A senior VP in an organization asked me if I would coach one of his Directors. The Director has spent five years in her position and now is being offered coaching as a way to improve her leadership skills. In over a decade of coaching I have learned to sniff out good coaching candidates, and everything in me signaled this is not a strong candidate.
This Director is bright but inattentive to details, she is ambitious politically savvy but not attuned to strong relationships, and she is strategic but easily plays favorites in her department. She has great strengths for the job, and great liabilities in her leadership. I don’t believe coaching is her best resource. I believe she needs real counseling and disciplining from the CEO. And I told the VP as much.
My experience is that a company – for profit, non-profit, or public agency – is NOT a democracy. Rules clearly emanate from the senior leaders. Direction is dictated by the executives. Consequences and rewards are meted out by senior executives. People of good ideas cannot simply implement their will by voting them into action. Along with power and authority executives of organizations are the chief stewards of the Culture.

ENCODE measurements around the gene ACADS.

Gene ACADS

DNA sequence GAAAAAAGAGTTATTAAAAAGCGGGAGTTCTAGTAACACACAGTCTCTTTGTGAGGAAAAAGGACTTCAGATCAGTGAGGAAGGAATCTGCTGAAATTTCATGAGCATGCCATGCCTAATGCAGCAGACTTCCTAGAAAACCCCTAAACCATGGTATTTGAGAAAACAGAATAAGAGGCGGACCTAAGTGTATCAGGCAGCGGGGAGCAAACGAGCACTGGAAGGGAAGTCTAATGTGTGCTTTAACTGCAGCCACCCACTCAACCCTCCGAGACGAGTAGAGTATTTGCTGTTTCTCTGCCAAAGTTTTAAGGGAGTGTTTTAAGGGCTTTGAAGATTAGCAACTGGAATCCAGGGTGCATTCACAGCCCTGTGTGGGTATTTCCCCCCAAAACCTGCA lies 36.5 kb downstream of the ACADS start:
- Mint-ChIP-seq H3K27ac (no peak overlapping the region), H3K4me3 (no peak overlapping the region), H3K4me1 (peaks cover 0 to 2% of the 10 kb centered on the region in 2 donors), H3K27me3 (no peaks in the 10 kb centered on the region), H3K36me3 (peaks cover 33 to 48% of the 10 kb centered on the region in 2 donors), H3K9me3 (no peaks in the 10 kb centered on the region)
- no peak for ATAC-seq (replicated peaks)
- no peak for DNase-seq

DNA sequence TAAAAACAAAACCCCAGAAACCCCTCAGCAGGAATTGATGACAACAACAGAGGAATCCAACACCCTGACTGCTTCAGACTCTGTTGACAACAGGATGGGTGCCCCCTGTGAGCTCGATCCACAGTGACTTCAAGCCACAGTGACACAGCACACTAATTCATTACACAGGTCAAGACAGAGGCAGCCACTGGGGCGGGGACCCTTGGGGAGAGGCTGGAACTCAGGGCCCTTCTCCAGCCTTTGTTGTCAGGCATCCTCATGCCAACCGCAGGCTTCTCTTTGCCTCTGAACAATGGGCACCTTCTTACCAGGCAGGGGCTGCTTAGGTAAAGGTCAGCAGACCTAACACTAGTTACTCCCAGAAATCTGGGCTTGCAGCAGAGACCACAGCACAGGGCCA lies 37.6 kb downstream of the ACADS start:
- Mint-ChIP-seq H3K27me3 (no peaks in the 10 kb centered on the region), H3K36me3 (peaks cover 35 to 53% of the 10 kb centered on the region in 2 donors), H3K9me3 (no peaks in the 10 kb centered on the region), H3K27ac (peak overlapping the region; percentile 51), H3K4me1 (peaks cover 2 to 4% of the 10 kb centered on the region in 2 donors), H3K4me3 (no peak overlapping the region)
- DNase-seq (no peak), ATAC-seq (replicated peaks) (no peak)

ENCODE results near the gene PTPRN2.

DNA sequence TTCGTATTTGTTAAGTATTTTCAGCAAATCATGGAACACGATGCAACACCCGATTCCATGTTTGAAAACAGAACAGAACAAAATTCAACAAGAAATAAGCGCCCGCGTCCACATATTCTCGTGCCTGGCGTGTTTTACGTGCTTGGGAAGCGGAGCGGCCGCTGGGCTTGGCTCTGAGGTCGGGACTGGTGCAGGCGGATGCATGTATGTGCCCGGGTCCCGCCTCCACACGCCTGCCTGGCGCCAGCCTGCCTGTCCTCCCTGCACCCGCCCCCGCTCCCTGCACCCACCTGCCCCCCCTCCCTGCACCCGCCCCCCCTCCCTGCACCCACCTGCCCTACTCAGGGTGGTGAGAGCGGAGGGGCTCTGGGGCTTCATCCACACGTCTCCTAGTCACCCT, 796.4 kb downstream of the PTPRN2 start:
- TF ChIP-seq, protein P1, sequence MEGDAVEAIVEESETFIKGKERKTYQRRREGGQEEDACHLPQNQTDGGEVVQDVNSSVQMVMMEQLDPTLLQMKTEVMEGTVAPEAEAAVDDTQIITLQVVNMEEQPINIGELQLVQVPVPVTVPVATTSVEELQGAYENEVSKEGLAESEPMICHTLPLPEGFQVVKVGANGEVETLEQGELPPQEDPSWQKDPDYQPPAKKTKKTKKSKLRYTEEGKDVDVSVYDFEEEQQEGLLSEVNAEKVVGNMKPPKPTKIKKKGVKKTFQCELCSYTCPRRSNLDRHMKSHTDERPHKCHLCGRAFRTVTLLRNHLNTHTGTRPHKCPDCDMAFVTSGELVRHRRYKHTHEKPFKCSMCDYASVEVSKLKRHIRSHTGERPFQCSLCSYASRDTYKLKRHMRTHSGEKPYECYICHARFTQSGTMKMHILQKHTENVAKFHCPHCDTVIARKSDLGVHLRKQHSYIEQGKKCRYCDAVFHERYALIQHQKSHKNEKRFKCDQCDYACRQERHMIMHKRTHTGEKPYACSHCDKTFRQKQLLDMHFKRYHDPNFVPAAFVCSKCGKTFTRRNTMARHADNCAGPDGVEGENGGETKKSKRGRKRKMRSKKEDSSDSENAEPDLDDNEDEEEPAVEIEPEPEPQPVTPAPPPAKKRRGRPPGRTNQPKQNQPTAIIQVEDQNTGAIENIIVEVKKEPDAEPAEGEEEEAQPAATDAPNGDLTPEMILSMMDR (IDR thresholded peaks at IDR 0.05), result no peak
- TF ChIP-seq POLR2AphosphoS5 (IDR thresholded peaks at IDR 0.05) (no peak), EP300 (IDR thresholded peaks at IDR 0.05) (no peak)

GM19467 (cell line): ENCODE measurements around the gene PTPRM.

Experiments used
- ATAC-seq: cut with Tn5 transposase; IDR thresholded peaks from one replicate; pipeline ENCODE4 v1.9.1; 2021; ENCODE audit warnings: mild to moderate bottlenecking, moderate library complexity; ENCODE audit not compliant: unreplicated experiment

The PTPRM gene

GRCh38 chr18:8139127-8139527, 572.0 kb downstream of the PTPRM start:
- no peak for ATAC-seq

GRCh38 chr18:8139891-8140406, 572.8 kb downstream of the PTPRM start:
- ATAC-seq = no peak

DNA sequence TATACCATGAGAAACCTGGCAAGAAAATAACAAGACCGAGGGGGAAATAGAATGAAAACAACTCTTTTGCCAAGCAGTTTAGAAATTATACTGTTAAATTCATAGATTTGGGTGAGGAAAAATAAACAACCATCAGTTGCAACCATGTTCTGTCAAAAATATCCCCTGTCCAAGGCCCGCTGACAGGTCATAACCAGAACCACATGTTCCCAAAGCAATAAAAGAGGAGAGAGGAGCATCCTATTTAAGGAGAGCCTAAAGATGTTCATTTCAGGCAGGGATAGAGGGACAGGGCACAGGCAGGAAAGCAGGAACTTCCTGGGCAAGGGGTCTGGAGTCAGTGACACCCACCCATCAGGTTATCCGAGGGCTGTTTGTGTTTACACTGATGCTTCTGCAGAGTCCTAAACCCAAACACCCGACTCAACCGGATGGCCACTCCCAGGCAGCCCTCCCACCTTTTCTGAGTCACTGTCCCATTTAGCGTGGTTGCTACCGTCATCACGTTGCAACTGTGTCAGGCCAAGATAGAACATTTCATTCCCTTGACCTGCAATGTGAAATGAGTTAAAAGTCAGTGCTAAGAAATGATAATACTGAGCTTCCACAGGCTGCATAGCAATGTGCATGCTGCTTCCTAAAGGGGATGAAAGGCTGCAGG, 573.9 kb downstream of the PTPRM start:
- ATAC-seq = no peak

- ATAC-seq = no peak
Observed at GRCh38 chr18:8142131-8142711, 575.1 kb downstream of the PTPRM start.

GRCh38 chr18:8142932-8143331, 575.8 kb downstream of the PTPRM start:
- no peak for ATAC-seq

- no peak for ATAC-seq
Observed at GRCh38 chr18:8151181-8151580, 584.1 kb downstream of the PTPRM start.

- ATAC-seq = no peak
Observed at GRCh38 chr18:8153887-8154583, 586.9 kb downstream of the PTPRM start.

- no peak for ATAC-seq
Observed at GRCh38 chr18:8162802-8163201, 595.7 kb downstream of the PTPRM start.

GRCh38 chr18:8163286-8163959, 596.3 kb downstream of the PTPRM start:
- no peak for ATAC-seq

Culture is the energy of an organization. Culture is the spirit of a company. Culture is the language, rituals, stories, and attitudes of the people who work together. And while each person in the organization contributes to the culture, the executives in general and CEO in particular contribute the most.
What emerged in the conversation is not that the Director receive leadership coaching. What emerged is that the CEO and the other executives participate in coaching. And why should they be coached? Not because they are not brilliant in their jobs, but because they are the stewards of the culture. The culture influences how and what work gets done. When the executives make better decisions, the entire organization improves. Period.